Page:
Determining tribal authority no easy task
It is fair to say that Ngai Tahu have been watching the tense standoff that is emerging between Ngati Toa and Te Ati Awa in the greater Wellington city area with some interest.
It seems there are opportunities being made available to Ngati Toa in areas that have already been agreed are traditional Te Ati Awa estates. This could be misunderstandings or it could be political expediency.
It could also be a product of Ngati Toa's aggressive mobility during the two decades building up to the European occupation of Wellington.
Much of what the Waitangi Tribunal and the Office of Treaty Settlements needs to determine before the Crown can consider settling with an iwi is who had authority over which pieces of land.
The New Zealand Company or the Crown had to determine the same thing during the first major land sales period but, to a certain extent, it was easier in those early times.
The principle of ringa kaha, or strength of hand, was still the dominant factor in determining ownership. If there was someone living on the land and they looked like a chief, walked like a chief and their peers treated them like a chief then they probably were a chief with sovereign-type authority over their limited territory.
In most instances there was more than one chief and the land negotiators needed to sort out who all the bigwigs were as well as getting a grasp of how the hierarchy worked.
Once they were comfortable they could identify who it was that they needed to discuss the transaction with a sale could occur. Despite cynicism about the process nowadays there was an element of fairness and logic about it compared with the other options available to them.
The greatest complication was that the ultimate driver for land sales was not about fairness and logic; it was simply about acquiring the land for a settler population.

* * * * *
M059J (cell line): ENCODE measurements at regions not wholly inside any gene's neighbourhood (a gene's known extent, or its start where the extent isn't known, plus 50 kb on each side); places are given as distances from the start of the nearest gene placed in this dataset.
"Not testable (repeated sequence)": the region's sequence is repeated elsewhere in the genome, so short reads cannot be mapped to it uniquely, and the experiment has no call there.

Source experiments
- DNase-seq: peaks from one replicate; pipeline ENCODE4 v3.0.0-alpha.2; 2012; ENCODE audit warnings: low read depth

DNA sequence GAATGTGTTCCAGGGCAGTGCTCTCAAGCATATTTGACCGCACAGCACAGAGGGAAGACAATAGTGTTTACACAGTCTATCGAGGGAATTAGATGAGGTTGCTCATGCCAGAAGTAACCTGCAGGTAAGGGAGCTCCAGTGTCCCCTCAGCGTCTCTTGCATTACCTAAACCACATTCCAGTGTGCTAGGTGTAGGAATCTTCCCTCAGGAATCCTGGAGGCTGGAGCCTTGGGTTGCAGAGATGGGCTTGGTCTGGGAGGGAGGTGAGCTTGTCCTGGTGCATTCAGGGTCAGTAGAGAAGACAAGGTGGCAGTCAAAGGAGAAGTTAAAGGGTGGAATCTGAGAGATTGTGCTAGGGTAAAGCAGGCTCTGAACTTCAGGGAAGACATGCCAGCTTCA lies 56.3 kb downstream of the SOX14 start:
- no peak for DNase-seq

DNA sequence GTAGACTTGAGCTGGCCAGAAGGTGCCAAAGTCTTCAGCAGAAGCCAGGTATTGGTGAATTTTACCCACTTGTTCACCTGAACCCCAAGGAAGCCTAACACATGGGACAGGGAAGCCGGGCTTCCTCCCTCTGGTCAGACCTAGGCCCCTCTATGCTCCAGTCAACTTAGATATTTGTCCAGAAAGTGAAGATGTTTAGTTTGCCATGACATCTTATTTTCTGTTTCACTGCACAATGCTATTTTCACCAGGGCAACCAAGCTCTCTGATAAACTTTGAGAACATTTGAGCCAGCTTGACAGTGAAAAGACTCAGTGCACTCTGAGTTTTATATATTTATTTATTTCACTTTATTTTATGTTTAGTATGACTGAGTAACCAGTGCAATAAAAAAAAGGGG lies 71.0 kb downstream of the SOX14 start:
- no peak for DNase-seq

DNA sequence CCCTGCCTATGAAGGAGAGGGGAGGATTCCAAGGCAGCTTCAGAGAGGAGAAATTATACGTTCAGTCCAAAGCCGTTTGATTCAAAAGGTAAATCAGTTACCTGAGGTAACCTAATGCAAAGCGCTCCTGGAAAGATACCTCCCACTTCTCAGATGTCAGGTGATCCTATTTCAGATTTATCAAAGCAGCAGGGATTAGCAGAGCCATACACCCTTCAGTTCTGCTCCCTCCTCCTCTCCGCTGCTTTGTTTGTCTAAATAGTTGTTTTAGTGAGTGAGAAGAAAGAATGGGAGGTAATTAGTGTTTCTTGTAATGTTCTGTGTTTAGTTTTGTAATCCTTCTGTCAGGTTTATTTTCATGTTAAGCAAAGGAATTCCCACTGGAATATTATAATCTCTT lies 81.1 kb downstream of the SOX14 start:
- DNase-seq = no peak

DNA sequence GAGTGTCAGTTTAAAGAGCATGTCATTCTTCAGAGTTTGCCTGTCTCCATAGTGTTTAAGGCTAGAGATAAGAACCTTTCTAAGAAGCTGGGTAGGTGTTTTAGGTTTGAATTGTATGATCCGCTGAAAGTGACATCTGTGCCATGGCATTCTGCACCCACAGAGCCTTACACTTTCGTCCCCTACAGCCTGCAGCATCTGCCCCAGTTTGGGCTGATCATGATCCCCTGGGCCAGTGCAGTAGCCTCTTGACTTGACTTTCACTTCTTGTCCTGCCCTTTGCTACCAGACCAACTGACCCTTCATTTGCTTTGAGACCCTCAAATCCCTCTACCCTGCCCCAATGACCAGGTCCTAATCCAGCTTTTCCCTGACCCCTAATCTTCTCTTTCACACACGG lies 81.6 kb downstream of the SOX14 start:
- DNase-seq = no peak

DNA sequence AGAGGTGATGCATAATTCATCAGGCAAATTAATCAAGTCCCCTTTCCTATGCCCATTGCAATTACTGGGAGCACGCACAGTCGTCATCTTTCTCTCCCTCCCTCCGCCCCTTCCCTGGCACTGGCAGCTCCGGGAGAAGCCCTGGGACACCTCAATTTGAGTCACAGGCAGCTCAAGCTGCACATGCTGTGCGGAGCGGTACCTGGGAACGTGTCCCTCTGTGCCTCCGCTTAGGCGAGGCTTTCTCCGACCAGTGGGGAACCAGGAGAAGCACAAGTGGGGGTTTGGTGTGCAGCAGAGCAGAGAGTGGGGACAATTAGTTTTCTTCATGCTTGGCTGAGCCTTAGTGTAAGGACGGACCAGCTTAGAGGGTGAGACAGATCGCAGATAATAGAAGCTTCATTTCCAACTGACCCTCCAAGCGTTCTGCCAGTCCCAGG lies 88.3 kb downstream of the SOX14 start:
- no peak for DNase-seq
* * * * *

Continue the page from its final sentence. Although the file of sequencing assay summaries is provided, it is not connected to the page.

In absolute context of the previous millennium of global imperialism there was no process that could have been considered fair or balanced in the favour of Maori unless the settlers simply turned away and went home - but even Maori didn't want that.
Determining who actually had ownership or authority to negotiate was always complex but, in retrospect, it was practically impossible to get right in certain areas - particularly those areas that had been subject to new Maori settlement influences in the previous 20 years.
The greater Wellington city would be one of the most complex areas in the country simply because at the time the New Zealand Company and the Crown were attempting to determine the owners, the current regime had been there only a few short years.
Te Rauparaha and his people were originally from Kawhia and moved south in the 1820s, battling their way south often with the advantage of muskets in hand against their enemies holding stone and wooden weapons.
They forged allegiances with several other iwi including the Taranaki-based Te Ati Awa fighting southwards and eastward for many years but mainly migrating towards the southern parts of the North Island.
Kapiti Coast is now considered to be a stronghold of Ngati Toa and their allies and was a strategic location, particularly in terms of trade, as many of the early European vessels moored in behind Kapiti Island and were keen to barter with Maori for flax, timber and supplies.
They also invaded places further south, ultimately reaching Kaiapoi pa in the late 1820s but never settling with any presence south of the Cook Strait.
But, just like the allied forces during World War II, the alliance was tenuous and ultimately most of the iwi retreated to their own sense of identity, land occupation and personal authority.
By 1840 Ngati Toa were associated with Porirua and the Kapiti district, Te Ati Awa with the Wellington Harbour and a number of iwi had spread across the top of the South Island.
But Ngati Toa has always continued to claim a right in all of these areas because of their militaristic mobility across the entire district during the crucial land sale period when legal ownership was being passed to the settler government.
They, perhaps more than any other iwi, assert the idea of shared territories that can't necessarily be backed up by more traditional ideas such as long-term occupation.
Ngai Tahu themselves often get challenged about their occupation rights because their presence in the south was only five generations old at the time of European settlement while Ngati Toa's settlement legacy at the same time was 20 years at most.
I know one of the disputed territories is the small island that gives Island Bay its name. Taputeranga was at one time occupied by the Ngai Tahu ancestor Te Wera.
If it is up for grabs again maybe we should stake a claim.